A third mirror 98 is adjustably mounted in an adjoining region 100 between outer vertical support member 84 and horizontal support member 86. As shown in FIG. 5, mirror 98 is positioned 45° with respect to axes 71 and 81 and is adjustably mounted by three identical screws 102, which are threaded into threaded openings 104 in mirror 98. These screws 102 are recessed as shown in FIG. 5 and held in place in region 100 by screw retainer plates 106. Openings 108 in plates 106 allow access to screws 102 for adjustably positioning mirror 98. Mirror 98 is inclined to reflect a welding image from mirror 60 longitudinally within fixed vertical support 34 to a receiving lens 36 coupled to fixed support 34.
In operation, welder 16 is initially adjusted to a proper welding orientation by loosening set screws 88 and 94 and adjusting vertical tube 84 and enclosure 12 until the desired orientation of welder 16 is achieved. Set screws 88 and 94 are then tightened, which locks welder 16 in a welder position with respect to workpiece 14. FIG. 1 shows welder 16 welding on workpiece 14, with a section of filler wire 112 supplying filler metal. An image of the welding operation taken coaxially with electrode 64 through gas cup 20 is reflected by electrode mirror 56 to intermediate mirror 60, which in turn reflects the image along axis 71 through window 74 and flanged tubular support 80. Window 74 serves to confine the shield gas within enclosure 12 and ensures that the gas passes through opening 68 in gas shield cup 20 without leakage. After passing through window 74, the welding image is reflected by adjustable mirror 98 along axis 81 through fixed vertical support 34 to receiving lens 36. Lens 36 focuses the image on one end (not shown) of fiber optic bundle 38. Bundle 38 in turn passes the image to a filter unit 40, which contains an array of optical filters from which one or more filters is selected and placed in the image's path to filter light in the infrared and ultraviolet wavelengths from the image. Light in these wavelengths would otherwise "wash out" details from the image when displayed. The image is then passed to an enlarger 44, which enlarges the image 16 times its normal size. Thus, if a 1/4-inch weld is being observed, it would be enlarged to about 4 inches, which provides more detail of the weld than would otherwise be viewable. Enlarger 44 focuses the enlarged welding image on camera 46, which in turn converts the image to a video signal and passes it to electronic eclipser 48. Eclipser 48, when used, electronically "clips" any part of the video signal that exceeds an adjustable threshold level, which in effect darkens the brightest parts of the image. This prevents the viewer from being distracted by the brightest parts of the image and reduces viewer eyestrain under certain welding conditions. At timees it becomes necessary to see the area around the welding arc, in which case eclipser 48 is not used. In either case, eclipser 48 then transmits the image to a video tape player 50 where the image is recorded. Video tape recorder 50 also passes the image to a monitor 52 where it is displayed for viewing as the welding operation proceeds.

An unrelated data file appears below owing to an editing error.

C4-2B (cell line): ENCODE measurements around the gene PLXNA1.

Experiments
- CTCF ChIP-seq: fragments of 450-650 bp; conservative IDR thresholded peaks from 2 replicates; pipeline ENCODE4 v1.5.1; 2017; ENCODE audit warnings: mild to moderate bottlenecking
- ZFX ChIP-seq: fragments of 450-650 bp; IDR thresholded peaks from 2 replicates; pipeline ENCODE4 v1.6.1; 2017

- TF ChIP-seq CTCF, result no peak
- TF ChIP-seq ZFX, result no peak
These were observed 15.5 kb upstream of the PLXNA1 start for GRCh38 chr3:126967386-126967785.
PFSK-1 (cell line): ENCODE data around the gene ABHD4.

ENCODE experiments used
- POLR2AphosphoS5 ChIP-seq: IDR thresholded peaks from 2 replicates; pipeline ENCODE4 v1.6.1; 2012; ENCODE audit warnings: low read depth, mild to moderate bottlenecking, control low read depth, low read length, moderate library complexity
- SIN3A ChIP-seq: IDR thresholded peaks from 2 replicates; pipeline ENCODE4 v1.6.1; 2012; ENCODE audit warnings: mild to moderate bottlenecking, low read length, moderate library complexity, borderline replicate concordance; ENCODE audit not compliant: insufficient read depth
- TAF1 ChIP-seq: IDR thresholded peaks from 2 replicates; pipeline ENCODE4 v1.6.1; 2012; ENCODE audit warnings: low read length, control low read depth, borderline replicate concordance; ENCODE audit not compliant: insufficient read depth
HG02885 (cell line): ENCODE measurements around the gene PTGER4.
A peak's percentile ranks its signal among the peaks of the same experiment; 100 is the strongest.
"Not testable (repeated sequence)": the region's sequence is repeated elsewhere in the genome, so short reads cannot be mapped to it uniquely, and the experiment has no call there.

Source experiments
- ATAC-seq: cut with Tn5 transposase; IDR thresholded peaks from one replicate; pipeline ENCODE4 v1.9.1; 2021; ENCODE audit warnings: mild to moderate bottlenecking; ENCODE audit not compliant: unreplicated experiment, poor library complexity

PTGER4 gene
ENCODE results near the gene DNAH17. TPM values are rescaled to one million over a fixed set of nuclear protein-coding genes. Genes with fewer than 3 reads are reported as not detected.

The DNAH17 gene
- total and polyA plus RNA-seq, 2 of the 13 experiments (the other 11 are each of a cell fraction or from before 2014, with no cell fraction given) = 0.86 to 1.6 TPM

From the foregoing, it is apparent that the applicants have provided a welding monitoring system which allows welder 16 to be readily positioned while leaving lens 36 and fiber optic bundle 38 undisturbed. This is done by utilizing a rotatable coupling 92 which allows welder 16 and enclosure 12 to be rotated in a vertical plane about axis 71 and a second, telescoping, rotatable coupling 96 which allows welder 16 to be adjusted in height as well as allowing rotation in a horizontal plane about axis 81.
|Cited Patent||Filing date||Publication date||Applicant||Title|
|US4532408 *||Oct 22, 1982||Jul 30, 1985||The Ohio State University||Apparatus and method for viewing molten pools in arc welding|
|US4599506 *||Dec 5, 1984||Jul 8, 1986||Westinghouse Electric Corp.||Visual observation of welding operation|
|Citing Patent||Filing date||Publication date||Applicant||Title|
|US4851639 *||Sep 29, 1988||Jul 25, 1989||Nkk Corporation||Apparatus for automatically welding cylindrical vessel|
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|US5889251 *||Apr 11, 1997||Mar 30, 1999||Framatome Technologies, Inc.||Apparatus for narrow groove welding|
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|US20090161212 *||Dec 15, 2008||Jun 25, 2009||Gough Yuma E||Weld viewing|
|US20150122787 *||Feb 12, 2014||May 7, 2015||Lincoln Global, Inc.||Laser enclosure|
|U.S. Classification||219/130.01, 219/136, 219/124.34|
|International Classification||B23K9/28, B23K9/095|
|Feb 5, 1987||AS||Assignment|
Owner name: UNITED STATES OF AMERICA, THE, AS REPRESENTED BY T
Free format text: ASSIGNS THE ENTIRE INTEREST PURSUANT TO 42 U.S.C. 2457 CONTRACTOR GRANTED A LICENSE PURSUANT TO 14 CFR 1245 108.;ASSIGNOR:FLETCHER, JAMERS C., ADMINISTRATOR OF THE NATIONAL AERONAUTICS AND SPACE ADMINISTRATION;REEL/FRAME:004667/0689
Effective date: 19870202
|May 7, 1991||REMI||Maintenance fee reminder mailed|
|Oct 6, 1991||LAPS||Lapse for failure to pay maintenance fees|
|Dec 17, 1991||FP||Expired due to failure to pay maintenance fee|
Effective date: 19911006